Top Festival Waste Management Tips

Festival waste has been a big challenge for decades. Photos of abandoned tents, trampled food waste, empty beer cans and plastic bottles littering muddy fields follow each instance of Glastonbury, Reading and Leeds festivals, and Parklife every year. The amount of waste created isn’t the worrying thing though – it’s what happens to it.

A shocking 68% of waste ends up in landfill that’s produced at UK music festivals annually. Effective festival waste management could significantly reduce that and ensure as much as possible is recycled and reused. And it’s not just the big festivals, the likes of local beer festivals, summer fairs, and street carnivals all need strong waste management plans.

Understand how to overcome the challenges of festival waste whatever size, type, and length of festival you’re holding. Use the following top tips for successful, smooth, and stress-free festival waste management.

crowd at festival in front of stage at night.

Festival waste statistics and facts

We’ve pulled together some important festival waste statistics to provide a good idea of how much waste festivals produce and the amount that’s disposed of improperly:

  • UK music festivals produce 23,500 tonnes of waste every year – equivalent to the weight of 250 blue whales.
  • It’s sadly estimated that 68% of waste created at UK festivals ends up in landfill, even though much of it could be recycled.
  • 400 tonnes of food waste created at festivals end up in landfill, according to The Nationwide Caterers Association.
  • Waste created by individuals every day at festivals has fallen – from 2.8kg per person per day in 2014 to 2kg in 2019, according to The Show Must Go On report.
  • 250,000 tents are left behind at UK music festivals every year, according to The Association of Independent Festivals (AIF).
  • Around 90% of tents left behind at festivals end up in a landfill site or an incinerator.
  • Recycling rates for festival attendees are only around 30%, according to research by A Greener Festival.
  • Glastonbury estimates that the festival generates around 2,000 tonnes of waste every year the festival is held.
  • Major US festivals such as Coachella create about 100 tonnes of solid waste each day.
  • Oya festival in Norway is one of the greenest – food and drink are served in 100% compostable packaging and more than 60% of waste generated is reused in new products.

Avoid adding to these statistics by using the following tips to manage your festival waste effectively.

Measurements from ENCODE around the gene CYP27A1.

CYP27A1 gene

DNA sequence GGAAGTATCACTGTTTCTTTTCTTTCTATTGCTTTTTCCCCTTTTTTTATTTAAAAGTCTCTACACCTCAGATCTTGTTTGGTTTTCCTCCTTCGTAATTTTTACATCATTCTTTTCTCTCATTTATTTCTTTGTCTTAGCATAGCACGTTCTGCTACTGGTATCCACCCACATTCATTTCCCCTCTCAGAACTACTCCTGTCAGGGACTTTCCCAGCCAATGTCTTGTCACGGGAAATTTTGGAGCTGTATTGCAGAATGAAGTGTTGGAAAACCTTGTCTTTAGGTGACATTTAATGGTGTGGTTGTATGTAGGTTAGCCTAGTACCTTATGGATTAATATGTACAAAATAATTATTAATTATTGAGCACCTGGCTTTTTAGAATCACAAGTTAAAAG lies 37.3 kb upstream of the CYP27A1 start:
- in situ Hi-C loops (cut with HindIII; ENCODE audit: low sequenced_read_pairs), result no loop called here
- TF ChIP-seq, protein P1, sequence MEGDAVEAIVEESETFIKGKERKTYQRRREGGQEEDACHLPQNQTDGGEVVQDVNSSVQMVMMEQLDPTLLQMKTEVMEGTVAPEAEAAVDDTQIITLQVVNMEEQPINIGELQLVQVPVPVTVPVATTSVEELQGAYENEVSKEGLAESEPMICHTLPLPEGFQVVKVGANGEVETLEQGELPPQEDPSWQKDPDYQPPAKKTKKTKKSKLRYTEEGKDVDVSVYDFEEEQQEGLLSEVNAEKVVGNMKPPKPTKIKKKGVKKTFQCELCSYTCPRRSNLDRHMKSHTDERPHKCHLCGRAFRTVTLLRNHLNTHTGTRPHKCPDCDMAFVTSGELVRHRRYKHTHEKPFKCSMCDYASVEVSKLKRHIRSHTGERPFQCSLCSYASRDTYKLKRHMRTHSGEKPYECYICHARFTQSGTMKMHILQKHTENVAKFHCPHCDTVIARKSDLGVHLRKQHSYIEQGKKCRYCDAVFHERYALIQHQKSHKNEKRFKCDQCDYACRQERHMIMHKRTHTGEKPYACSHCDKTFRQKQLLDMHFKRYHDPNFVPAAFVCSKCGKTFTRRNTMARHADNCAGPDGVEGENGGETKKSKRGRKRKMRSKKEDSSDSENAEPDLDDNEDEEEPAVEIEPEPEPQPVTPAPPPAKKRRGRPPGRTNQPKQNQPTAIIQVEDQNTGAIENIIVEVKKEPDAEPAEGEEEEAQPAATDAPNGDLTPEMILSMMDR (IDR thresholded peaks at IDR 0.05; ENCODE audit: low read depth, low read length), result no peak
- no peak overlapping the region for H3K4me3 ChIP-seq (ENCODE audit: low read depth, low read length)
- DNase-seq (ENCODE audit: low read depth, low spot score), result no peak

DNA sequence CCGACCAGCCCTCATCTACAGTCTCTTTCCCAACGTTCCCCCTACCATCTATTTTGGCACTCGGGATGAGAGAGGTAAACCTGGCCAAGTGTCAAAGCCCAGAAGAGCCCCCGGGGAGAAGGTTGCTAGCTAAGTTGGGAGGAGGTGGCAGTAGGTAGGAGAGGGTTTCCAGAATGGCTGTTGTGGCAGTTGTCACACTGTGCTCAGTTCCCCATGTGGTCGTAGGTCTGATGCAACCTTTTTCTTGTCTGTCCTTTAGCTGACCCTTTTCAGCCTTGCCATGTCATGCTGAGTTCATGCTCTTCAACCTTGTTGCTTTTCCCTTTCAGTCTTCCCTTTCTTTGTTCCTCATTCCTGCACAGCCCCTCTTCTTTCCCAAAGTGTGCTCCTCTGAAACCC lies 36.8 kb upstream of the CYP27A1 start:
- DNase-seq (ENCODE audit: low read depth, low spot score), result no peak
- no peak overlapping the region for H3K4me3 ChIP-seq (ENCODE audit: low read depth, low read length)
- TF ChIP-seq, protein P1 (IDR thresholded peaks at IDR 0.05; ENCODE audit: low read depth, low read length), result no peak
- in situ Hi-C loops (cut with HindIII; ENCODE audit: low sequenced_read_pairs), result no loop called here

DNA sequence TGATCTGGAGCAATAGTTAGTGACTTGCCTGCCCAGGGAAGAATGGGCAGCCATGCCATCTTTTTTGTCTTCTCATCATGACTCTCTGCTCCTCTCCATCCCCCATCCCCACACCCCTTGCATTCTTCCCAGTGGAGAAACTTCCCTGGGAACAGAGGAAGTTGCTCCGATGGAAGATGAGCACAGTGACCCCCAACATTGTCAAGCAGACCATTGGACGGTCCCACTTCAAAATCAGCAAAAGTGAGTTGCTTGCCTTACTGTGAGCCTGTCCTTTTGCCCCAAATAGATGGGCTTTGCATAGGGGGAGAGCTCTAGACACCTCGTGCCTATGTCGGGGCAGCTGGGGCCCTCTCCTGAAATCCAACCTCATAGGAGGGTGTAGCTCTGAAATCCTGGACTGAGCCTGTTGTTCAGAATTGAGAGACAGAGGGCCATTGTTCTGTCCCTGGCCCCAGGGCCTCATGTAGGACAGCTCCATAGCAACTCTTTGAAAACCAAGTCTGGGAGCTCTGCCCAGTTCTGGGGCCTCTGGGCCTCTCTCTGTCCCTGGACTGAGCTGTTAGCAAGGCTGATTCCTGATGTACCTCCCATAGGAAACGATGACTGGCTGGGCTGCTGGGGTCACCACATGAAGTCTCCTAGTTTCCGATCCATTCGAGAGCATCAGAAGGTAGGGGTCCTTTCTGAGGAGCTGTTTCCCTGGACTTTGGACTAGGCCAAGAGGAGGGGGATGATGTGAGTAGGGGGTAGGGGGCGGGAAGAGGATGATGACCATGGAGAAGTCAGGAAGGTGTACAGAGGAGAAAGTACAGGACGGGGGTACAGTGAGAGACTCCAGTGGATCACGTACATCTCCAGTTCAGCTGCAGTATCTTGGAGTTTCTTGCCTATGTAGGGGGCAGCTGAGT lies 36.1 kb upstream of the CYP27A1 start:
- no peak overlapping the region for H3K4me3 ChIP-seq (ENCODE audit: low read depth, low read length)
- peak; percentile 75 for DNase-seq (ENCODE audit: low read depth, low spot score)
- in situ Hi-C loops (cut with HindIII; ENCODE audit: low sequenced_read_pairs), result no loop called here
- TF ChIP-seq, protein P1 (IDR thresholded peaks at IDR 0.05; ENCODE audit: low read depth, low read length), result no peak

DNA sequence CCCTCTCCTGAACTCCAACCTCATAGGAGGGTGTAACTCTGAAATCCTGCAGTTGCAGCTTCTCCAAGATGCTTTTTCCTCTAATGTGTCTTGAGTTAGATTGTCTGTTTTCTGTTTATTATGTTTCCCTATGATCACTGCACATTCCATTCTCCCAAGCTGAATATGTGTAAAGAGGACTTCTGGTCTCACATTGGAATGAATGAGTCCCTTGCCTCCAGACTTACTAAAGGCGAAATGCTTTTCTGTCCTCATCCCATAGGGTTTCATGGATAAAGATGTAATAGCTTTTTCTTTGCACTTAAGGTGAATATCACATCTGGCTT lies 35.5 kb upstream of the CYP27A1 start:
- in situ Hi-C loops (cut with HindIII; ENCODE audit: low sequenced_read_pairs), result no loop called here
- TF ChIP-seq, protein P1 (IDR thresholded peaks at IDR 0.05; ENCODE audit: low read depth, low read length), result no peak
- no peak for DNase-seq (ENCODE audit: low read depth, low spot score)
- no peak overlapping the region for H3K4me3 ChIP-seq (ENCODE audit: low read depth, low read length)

Create an effective 
festival waste management plan

Putting together a festival waste management plan is essential before running any event. It means you can assess your festival, identify potential problem areas, and take a proactive approach to minimise waste-related risks. This vital document should cover everything you need to ensure smooth waste management.

A good place to start is to ask existing and successful festivals of a similar size, type, and location if you can see their waste management plan. You can use this as a blueprint and at the same time ask if they’ve got any advice or useful information about managing waste from their experiences.

Otherwise, you can create your festival waste management plan from scratch. Use information such as ticket sales, the maximum capacity, the number of vendors and staff, details of the site, and any data from previous events to inform your plan where possible.

festival crowd with flare in front of stage.

Your festival waste management plan should cover:

  • Who will remove your festival waste – licensed waste carriers must remove all waste produced at any festival, as it’s a type of commercial waste. Most festivals use third-party professional waste management companies.
  • Bin delivery and removal times – the frequency and timings of festival waste removal are vital to avoid excess waste onsite. You also need to ensure they’ll arrive with plenty of time to place them across the site.
  • Locations of each bin – include a map in your festival waste management plan that details where every bin will be placed. This helps determine how many bins you need and build an effective plan.
  • Types of bins and waste containers – work out the best types, sizes, and number of bins you’ll need onsite. This should include bins for festival attendees, as well as for vendors and other backstage operations.